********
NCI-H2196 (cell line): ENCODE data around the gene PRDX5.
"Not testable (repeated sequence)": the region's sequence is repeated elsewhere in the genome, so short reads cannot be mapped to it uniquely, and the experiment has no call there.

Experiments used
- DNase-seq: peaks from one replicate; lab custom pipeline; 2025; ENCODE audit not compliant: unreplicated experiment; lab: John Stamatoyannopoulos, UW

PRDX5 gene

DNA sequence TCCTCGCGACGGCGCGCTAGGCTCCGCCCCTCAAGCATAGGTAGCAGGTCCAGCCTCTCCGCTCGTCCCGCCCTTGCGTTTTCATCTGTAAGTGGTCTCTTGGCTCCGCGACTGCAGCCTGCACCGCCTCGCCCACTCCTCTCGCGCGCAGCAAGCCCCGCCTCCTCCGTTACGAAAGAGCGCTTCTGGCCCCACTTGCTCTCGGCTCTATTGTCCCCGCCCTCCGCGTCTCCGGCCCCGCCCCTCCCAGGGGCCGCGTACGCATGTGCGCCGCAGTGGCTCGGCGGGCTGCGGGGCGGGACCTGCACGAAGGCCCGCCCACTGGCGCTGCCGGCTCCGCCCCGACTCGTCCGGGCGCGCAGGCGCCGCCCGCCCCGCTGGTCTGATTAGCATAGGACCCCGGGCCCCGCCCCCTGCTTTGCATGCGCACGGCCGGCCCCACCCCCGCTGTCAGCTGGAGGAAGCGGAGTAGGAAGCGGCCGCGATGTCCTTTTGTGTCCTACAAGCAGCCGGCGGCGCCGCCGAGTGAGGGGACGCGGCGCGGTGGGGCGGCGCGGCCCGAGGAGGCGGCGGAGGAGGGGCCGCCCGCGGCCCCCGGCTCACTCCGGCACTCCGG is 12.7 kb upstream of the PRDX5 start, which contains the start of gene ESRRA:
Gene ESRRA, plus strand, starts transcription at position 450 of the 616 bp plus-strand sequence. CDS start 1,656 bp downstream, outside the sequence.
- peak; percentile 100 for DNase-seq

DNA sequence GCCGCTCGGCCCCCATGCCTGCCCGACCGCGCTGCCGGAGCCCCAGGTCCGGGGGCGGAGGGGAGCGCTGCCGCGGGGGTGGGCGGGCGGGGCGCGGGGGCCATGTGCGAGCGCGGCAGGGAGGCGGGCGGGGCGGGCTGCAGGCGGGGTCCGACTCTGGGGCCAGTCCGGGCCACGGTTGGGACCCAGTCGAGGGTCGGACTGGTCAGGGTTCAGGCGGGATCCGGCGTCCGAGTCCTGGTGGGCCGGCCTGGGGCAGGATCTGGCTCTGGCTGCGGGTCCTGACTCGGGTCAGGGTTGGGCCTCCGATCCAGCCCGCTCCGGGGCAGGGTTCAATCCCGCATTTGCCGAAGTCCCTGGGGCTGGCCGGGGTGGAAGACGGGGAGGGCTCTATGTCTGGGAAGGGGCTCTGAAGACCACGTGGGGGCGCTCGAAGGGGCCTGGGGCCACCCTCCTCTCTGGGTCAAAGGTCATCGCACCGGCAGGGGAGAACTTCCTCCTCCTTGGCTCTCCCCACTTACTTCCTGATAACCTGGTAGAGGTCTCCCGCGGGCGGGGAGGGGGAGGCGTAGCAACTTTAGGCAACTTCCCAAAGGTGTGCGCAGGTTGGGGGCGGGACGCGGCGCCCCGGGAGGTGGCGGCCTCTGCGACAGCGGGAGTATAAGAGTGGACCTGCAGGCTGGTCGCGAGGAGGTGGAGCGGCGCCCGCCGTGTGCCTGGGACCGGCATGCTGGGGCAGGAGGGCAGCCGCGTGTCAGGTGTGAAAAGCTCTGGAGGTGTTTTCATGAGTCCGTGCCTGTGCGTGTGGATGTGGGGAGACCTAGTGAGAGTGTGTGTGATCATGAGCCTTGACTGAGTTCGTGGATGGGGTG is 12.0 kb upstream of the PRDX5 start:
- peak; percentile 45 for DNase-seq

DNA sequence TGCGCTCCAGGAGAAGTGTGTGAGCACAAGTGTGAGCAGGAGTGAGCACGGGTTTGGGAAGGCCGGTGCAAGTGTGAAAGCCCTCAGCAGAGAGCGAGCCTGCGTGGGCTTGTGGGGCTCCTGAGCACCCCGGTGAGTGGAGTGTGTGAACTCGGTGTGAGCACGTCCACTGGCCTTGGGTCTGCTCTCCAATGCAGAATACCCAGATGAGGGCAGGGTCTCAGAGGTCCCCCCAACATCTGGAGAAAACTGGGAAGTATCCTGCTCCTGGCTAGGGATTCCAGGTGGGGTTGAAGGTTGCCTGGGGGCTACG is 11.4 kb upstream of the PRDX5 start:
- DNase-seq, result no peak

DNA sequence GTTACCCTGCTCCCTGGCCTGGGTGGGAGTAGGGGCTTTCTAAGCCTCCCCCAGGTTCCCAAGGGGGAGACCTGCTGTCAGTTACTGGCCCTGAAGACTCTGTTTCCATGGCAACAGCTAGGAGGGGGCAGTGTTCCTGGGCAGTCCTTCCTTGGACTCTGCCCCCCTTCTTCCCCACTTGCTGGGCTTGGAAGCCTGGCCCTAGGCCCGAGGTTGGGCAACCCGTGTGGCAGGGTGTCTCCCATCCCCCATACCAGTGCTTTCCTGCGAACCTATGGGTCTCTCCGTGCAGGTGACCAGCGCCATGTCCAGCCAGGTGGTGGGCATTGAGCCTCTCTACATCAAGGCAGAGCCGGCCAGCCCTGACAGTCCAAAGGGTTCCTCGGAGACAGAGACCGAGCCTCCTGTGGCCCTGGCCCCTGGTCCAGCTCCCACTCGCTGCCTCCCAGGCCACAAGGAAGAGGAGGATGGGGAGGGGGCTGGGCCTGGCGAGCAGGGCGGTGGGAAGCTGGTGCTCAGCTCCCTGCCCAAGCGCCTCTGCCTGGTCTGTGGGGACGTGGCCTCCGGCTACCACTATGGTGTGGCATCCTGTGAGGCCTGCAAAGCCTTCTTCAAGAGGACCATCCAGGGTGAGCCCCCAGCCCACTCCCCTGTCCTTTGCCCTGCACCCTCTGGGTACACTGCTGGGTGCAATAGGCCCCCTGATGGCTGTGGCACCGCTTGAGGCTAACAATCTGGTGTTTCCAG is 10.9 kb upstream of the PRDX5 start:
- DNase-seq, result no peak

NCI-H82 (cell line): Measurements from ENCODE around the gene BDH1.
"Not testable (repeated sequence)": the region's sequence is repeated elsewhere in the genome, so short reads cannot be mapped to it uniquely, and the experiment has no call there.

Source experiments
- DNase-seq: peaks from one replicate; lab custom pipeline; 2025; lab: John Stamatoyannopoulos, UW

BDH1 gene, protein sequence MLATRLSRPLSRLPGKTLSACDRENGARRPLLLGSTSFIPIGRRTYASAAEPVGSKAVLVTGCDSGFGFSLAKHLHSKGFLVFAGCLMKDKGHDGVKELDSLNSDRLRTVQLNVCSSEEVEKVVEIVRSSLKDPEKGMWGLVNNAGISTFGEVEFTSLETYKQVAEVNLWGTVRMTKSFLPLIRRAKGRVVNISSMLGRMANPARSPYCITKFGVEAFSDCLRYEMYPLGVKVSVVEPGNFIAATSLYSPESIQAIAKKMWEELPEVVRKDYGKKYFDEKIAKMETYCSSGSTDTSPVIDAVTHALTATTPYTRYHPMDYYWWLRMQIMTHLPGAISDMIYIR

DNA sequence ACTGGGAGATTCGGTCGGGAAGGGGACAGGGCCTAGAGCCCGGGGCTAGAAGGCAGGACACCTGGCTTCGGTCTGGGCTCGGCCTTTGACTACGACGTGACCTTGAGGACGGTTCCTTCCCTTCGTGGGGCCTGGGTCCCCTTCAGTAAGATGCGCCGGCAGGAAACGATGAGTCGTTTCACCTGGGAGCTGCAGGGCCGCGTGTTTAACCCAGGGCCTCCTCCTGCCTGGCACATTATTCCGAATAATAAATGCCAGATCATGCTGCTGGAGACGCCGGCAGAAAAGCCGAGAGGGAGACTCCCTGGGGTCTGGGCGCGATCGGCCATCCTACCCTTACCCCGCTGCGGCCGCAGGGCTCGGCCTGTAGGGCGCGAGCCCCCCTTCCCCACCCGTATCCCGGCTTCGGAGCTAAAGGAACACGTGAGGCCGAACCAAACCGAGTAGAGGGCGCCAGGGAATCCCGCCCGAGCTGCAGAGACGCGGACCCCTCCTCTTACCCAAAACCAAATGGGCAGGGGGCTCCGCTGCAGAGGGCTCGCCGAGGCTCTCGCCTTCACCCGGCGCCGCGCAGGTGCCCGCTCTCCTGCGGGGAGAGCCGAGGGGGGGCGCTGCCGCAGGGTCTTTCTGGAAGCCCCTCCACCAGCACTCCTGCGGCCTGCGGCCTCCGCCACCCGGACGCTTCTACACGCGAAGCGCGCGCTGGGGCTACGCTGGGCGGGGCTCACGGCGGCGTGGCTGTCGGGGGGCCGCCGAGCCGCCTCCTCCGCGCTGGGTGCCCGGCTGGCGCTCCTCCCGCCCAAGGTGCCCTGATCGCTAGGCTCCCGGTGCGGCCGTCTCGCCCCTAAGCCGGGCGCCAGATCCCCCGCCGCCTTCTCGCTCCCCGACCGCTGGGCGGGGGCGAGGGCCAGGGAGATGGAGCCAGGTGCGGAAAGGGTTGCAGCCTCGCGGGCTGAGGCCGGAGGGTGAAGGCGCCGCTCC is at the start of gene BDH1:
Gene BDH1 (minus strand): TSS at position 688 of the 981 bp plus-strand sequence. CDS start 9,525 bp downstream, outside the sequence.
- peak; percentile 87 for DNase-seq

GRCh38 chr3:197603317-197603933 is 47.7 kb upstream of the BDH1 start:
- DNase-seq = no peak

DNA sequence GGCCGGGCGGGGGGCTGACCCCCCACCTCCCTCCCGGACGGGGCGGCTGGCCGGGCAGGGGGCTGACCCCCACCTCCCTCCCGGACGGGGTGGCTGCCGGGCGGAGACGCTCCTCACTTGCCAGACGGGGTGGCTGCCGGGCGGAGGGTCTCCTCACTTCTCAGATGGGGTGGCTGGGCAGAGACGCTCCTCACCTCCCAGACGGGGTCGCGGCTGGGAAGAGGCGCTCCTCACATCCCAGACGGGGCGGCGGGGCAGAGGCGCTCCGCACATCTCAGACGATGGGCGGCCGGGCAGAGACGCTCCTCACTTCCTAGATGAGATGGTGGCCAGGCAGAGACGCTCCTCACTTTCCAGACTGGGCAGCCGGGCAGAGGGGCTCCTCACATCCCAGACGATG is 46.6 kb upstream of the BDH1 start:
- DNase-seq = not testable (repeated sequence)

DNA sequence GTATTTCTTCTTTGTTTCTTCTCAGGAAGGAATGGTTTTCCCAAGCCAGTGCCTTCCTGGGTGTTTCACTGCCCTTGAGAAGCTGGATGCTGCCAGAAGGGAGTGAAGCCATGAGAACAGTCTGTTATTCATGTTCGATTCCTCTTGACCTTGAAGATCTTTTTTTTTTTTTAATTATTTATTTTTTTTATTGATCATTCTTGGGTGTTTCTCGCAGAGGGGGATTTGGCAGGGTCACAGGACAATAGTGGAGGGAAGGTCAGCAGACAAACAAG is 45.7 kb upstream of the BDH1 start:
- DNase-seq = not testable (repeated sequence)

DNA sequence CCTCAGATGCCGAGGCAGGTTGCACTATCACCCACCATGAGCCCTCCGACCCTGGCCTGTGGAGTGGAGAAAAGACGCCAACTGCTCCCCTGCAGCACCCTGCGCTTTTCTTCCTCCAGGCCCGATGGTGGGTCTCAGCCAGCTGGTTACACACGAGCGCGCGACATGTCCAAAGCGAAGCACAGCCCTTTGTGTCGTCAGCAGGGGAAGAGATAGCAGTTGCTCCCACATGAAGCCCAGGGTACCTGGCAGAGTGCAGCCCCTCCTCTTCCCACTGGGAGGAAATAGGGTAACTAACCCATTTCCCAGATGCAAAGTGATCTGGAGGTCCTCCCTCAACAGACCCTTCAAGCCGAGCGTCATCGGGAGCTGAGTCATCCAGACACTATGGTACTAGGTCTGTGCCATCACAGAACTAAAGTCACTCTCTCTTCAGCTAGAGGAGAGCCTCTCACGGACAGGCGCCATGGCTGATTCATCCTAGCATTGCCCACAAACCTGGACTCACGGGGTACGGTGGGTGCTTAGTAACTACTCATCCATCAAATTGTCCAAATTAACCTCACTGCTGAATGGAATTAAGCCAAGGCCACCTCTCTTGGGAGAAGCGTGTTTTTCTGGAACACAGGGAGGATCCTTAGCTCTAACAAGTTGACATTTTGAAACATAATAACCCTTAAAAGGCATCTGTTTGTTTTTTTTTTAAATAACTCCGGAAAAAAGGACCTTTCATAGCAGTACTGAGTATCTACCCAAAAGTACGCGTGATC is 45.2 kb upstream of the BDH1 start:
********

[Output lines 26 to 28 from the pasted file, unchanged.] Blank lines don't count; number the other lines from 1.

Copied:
- DNase-seq = not testable (repeated sequence)

DNA sequence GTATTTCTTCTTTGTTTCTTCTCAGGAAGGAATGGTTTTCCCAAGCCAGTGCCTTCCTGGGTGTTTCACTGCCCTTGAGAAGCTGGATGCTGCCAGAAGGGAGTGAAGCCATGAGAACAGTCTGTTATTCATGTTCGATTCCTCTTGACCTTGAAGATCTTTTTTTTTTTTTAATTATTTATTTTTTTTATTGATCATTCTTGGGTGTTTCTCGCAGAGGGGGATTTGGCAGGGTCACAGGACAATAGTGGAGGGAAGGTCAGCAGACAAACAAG is 45.7 kb upstream of the BDH1 start:
- DNase-seq = not testable (repeated sequence)